Davidar, who was hired by the legendary Peter Mayer as one of the founder members of Penguin India way back in 1985 and ventured out to lay the foundations of Aleph Book Company some seven years ago, asserted that “there is no place to go but up” for India’s books market. Why?

“Because there is quite a lot of rubbish that is published, and as many subject areas remain unexplored, there is plenty of room for good, relevant books,” Davidar told IANS in an interview.

Open book
Open book, Representational image, Pixabay

The acclaimed publisher explained that although India publishes nearly 20,000 new books in the English language every year, many of these books are “meretricious or just downright bad.”

Davidar contrasts this unfortunate state of affairs to the fact that books will always have “a central place” in the lives of the thinking and aware individuals. And even as the consumer now has access to “more published information and entertainment than at any time in human history”, much of it (especially that found in digital form on the Internet and social media) is “of little value”, he noted.

“There will, therefore, always be room for thoughtful, stylish, innovative, insightful books (in whatever format you choose to read or access them – I am platform agnostic) for those who want to go beyond the commonplace, banal and mediocre,” he pointed out.

But the Indian book market, like anywhere else in the world, has its own hurdles and Davidar identified a small readership base, not enough retail outlets, not enough marketing avenues, low prices, high discounts, high material costs, high returns, customers who do not pay on time, customers who default on payments and so on and so forth as the major challenges faced by publishers in contemporary scenario. But there is hope as this market is always expanding.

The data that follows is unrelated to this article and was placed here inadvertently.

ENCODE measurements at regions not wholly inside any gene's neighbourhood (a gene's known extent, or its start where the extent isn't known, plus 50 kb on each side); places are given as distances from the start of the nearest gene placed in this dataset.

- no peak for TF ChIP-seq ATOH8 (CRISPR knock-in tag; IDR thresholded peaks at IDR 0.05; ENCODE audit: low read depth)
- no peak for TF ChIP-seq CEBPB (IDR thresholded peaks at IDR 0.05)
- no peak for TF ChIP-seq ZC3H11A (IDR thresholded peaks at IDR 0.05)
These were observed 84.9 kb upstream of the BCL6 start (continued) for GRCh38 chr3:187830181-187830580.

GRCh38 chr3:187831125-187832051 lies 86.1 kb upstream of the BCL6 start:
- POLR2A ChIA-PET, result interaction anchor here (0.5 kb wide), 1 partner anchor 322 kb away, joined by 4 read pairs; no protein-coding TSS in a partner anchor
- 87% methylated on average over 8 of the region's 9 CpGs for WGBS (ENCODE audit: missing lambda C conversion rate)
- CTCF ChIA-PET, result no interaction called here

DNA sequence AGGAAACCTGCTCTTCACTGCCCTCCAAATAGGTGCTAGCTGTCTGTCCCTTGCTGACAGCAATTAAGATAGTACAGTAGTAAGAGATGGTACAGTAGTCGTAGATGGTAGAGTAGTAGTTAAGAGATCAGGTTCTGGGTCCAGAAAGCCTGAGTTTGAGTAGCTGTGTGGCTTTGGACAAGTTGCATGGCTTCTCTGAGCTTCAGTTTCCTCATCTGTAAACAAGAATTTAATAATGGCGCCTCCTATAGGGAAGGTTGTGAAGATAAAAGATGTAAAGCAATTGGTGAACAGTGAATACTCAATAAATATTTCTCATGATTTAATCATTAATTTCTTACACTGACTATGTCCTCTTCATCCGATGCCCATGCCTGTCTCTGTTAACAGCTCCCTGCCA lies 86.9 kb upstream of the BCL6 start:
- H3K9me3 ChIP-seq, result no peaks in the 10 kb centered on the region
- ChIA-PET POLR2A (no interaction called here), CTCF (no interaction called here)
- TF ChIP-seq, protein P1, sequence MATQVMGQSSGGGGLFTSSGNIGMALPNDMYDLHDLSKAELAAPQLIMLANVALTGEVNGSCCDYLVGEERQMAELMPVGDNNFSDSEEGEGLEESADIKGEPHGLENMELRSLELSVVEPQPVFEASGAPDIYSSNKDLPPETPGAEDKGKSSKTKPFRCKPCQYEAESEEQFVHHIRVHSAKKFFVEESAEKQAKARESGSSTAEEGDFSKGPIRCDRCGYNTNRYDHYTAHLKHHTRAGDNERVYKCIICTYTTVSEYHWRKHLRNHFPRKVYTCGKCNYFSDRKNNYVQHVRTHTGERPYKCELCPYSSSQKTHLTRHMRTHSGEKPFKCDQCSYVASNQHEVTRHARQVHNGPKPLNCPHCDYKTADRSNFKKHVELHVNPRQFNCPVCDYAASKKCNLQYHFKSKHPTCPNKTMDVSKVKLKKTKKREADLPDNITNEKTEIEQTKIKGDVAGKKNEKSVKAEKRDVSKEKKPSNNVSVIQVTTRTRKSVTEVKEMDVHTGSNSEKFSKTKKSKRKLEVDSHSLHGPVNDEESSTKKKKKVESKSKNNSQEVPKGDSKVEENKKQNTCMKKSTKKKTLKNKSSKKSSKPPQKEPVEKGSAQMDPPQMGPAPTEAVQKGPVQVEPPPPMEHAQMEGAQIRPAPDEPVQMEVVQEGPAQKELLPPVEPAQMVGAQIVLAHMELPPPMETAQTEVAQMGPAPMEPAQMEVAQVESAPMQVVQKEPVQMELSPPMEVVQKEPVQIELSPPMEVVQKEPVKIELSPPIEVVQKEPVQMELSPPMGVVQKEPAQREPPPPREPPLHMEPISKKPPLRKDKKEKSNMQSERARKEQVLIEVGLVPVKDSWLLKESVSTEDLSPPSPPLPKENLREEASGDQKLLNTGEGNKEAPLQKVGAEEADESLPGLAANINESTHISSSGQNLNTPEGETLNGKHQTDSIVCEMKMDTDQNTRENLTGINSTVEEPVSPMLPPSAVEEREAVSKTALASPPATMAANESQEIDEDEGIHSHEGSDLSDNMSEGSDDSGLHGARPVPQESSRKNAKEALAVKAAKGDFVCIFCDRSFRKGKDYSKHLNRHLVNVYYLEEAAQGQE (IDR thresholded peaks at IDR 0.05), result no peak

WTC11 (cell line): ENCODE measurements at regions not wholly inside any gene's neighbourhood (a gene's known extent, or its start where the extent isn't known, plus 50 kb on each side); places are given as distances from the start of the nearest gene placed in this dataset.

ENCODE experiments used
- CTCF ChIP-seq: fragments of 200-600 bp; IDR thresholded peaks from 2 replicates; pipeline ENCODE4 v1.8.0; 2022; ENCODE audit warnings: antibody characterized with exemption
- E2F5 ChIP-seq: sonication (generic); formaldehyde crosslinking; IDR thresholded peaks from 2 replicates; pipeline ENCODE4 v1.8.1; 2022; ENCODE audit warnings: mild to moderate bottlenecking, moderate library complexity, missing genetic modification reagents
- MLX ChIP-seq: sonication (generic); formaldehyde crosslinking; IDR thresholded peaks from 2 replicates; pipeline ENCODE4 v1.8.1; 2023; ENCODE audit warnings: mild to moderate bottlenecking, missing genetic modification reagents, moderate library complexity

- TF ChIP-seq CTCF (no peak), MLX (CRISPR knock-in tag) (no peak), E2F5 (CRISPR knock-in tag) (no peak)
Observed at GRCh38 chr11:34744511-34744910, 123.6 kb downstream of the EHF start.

Books
Books, Representational image, Flickr

“In India, because the bar has been so low for so long (all of us in the business have to accept some of the blame for that), and there are new generations hungry for quality information and entertainment, the future is brighter than in most parts of the world, where reading habits and publishing revenues are declining. There is no place to go but up. Great books will not die, but will continue to thrive,” he said.

Davidar has been a publisher for over a quarter century and has published several of the country’s finest writers, including Shashi Tharoor, Vikram Seth, Arundhati Roy, Kiran Desai, Khushwant Singh, Ruskin Bond, R.K. Narayan, Amitav Ghosh and Jeet Thayil. He is currently the Managing Director and Publisher of Aleph Book Company, a literary publishing firm he co-founded in 2011.

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He has also authoredce three novels “The House of Blue Mangoes” (2002), which was published in 16 countries, and became a bestseller in six of them; “The Solitude of Emperors” (2007), which was shortlisted for the Commonwealth Writers’ Prize; and “Ithaca” (2011). (IANS)